Clem Sunter

Five leadership lessons for 2013

2012-12-28 09:01

Clem Sunter

I was asked by Bruce Whitfield on 702 the other night what principal lessons on leadership were learnt in 2012 which might be carried forward into 2013. There were five I quoted:

1. Co-operative leadership

It is a global rule of the game under all economic scenarios that to get things done, you need co-operation from people or parties you don't control. Whether it is the ANC needing the co-operation of business, unions and civil society to implement the National Development Plan; or whether it is President Obama needing the co-operation of Congress to avoid the fiscal cliff: in both cases neither the ANC nor Obama can go it alone. The ANC requires the support of business just as Obama needs the support of the Republicans. It may be a drag to be nice to people that you normally can't stand, but that is the way it is in today's world.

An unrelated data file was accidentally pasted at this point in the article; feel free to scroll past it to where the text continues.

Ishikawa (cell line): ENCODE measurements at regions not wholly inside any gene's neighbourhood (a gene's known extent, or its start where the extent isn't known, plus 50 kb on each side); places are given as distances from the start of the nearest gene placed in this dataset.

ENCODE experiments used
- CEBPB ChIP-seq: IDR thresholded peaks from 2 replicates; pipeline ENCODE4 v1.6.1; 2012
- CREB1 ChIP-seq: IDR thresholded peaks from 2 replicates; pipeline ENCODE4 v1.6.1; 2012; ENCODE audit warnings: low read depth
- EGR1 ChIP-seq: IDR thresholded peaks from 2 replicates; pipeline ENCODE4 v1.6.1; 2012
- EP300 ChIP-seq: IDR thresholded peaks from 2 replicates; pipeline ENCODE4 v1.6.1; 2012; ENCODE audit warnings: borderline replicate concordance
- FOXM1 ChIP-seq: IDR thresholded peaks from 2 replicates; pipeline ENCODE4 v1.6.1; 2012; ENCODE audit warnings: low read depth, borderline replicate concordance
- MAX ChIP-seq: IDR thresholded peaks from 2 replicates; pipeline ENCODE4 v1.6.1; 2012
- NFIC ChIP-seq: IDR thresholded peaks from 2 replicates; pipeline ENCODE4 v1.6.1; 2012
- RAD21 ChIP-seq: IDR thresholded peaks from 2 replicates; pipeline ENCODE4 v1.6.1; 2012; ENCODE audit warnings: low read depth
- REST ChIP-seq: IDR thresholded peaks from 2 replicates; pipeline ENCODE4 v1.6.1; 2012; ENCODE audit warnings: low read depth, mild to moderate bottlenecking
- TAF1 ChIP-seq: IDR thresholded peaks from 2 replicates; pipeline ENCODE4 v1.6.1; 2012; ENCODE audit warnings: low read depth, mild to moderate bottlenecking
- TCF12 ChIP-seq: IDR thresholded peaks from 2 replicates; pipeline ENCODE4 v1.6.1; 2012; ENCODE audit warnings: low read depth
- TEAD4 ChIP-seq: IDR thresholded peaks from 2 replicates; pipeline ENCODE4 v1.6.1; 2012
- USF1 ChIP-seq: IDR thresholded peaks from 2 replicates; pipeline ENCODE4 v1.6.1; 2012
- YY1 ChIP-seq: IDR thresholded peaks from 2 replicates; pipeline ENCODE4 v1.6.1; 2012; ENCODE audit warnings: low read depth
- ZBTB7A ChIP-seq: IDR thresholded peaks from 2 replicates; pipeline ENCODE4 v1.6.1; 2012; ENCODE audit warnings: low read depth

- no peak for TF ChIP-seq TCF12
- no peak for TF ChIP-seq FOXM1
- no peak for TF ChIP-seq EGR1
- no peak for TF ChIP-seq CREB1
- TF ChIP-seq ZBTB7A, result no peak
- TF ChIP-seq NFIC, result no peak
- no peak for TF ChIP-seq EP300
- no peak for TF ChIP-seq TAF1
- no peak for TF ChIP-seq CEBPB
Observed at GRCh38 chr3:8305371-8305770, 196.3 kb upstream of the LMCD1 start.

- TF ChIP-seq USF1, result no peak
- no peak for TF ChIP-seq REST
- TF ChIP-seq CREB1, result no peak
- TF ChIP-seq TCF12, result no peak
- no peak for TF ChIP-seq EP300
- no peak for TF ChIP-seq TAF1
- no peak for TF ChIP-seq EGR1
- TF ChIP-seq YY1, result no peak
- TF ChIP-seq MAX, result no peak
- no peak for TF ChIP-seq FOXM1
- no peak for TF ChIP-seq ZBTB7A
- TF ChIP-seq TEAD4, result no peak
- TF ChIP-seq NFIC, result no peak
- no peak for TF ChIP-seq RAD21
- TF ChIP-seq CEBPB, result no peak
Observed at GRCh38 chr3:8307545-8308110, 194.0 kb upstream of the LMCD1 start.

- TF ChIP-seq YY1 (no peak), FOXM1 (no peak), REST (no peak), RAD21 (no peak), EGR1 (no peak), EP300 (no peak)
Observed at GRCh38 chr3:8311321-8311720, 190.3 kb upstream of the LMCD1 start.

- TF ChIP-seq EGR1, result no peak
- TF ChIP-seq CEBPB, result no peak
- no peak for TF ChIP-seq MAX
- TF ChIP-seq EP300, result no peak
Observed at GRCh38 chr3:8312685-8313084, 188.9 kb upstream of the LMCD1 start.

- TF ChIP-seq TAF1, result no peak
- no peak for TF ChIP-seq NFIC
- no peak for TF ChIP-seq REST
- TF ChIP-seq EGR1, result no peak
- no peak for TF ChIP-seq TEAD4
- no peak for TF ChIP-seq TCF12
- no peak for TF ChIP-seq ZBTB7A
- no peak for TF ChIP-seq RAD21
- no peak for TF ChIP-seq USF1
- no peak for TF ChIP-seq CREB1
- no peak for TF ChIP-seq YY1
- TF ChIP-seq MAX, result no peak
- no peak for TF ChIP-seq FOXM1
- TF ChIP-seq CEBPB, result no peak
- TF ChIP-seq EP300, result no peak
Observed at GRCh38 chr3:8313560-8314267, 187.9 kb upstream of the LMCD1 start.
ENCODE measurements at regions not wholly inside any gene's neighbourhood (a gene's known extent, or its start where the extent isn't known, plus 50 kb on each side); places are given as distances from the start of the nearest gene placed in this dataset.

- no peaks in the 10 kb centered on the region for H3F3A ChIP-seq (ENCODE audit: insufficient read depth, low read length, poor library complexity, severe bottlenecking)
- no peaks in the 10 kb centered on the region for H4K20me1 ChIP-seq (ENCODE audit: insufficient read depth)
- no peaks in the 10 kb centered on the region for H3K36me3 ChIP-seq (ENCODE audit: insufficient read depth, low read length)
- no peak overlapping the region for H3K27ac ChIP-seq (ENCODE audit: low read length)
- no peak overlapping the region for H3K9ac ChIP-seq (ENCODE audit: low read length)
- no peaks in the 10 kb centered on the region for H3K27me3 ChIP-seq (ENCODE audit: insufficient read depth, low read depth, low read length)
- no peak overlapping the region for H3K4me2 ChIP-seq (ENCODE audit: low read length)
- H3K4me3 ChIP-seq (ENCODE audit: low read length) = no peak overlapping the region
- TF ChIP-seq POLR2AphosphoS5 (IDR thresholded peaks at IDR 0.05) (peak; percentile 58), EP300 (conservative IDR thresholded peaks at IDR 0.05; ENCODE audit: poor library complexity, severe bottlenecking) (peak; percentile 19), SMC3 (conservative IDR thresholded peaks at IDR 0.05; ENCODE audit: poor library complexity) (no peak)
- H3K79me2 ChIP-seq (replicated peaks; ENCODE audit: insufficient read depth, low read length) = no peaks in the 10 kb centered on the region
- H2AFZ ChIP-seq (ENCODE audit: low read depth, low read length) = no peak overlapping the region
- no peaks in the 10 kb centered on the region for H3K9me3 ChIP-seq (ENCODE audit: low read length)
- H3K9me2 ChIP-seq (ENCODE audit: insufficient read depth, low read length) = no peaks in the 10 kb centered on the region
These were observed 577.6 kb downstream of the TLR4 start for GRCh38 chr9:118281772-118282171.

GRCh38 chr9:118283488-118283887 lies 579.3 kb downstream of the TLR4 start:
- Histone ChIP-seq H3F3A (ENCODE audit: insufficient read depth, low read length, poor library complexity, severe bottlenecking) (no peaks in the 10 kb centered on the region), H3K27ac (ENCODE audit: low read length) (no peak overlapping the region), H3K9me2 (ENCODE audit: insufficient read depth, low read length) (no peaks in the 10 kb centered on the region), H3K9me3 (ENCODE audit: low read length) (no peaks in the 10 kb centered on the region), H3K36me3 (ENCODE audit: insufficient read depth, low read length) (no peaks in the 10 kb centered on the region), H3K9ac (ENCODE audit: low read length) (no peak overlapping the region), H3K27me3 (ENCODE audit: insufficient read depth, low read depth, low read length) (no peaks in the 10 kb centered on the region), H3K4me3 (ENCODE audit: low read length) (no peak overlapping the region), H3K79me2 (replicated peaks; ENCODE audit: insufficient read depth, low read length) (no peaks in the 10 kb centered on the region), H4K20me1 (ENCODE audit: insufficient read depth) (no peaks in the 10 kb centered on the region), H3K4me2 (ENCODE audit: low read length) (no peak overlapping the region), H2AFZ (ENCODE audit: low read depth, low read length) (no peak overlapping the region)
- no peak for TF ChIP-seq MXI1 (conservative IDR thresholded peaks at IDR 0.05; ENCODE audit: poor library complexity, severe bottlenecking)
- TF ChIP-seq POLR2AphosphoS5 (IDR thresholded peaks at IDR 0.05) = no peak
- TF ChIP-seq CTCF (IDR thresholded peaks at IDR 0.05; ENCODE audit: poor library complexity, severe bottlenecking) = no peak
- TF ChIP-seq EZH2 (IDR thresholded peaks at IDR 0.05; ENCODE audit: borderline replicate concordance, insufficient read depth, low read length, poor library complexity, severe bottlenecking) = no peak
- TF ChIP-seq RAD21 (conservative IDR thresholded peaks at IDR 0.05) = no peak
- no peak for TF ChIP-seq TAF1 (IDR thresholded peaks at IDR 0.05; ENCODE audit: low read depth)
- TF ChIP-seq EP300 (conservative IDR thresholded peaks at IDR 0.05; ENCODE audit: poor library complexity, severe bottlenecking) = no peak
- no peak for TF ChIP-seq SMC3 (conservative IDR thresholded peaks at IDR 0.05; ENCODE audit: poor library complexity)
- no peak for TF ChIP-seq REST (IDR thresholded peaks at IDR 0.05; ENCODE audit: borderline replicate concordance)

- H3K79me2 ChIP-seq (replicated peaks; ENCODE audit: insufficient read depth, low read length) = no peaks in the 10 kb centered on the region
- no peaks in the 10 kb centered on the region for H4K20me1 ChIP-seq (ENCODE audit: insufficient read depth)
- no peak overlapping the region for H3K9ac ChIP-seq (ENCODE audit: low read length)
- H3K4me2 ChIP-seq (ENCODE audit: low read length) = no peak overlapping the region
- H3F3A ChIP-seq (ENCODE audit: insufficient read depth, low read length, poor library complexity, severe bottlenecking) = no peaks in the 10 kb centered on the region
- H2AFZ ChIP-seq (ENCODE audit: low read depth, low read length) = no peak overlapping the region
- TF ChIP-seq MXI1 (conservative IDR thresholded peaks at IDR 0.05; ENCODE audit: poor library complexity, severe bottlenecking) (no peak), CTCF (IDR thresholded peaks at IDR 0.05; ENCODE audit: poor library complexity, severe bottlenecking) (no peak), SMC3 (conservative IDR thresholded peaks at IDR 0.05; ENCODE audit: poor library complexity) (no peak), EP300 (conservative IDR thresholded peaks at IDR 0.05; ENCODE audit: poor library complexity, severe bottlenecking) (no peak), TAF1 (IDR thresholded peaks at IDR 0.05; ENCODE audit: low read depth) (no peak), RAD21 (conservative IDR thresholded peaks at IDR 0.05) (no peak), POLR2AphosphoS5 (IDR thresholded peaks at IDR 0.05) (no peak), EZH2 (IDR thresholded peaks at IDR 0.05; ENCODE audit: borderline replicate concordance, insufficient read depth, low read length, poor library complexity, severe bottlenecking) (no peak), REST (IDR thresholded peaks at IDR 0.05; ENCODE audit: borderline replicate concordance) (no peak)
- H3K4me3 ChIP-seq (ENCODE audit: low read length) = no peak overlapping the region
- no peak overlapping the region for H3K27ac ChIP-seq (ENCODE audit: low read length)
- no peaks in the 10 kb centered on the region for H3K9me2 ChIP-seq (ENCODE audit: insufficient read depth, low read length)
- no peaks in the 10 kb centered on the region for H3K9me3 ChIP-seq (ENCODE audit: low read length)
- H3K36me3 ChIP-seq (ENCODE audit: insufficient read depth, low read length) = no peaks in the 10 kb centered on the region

For this reason alone, Mangaung has made me feel a lot better than a month ago. The election of Cyril Ramaphosa to Zuma's deputy in the ANC is a signal that the government realises that to implement a common vision for this country, which genuinely achieves a better life for all, it requires a joint effort by all players. We are moving from walking behind each other to walking together. Hurray!

2. Problem-solving leadership

2012 has been the year of kicking the can down the road and not addressing the fundamental sovereign debt problem besetting the rulers of the biggest economies in the world. The central banks are printing money like fury to buy up the bonds being issued by governments and to keep interest rates as low as possible. The Bank of Japan now owns 11% of its nation's outstanding debt; the US Fed is purchasing 40% of all American treasuries auctioned at the moment; and the European Central Bank has pledged to buy unlimited quantities of Spanish and Italian bonds. Lucky for all of them, inflation has not reared its head above 3%.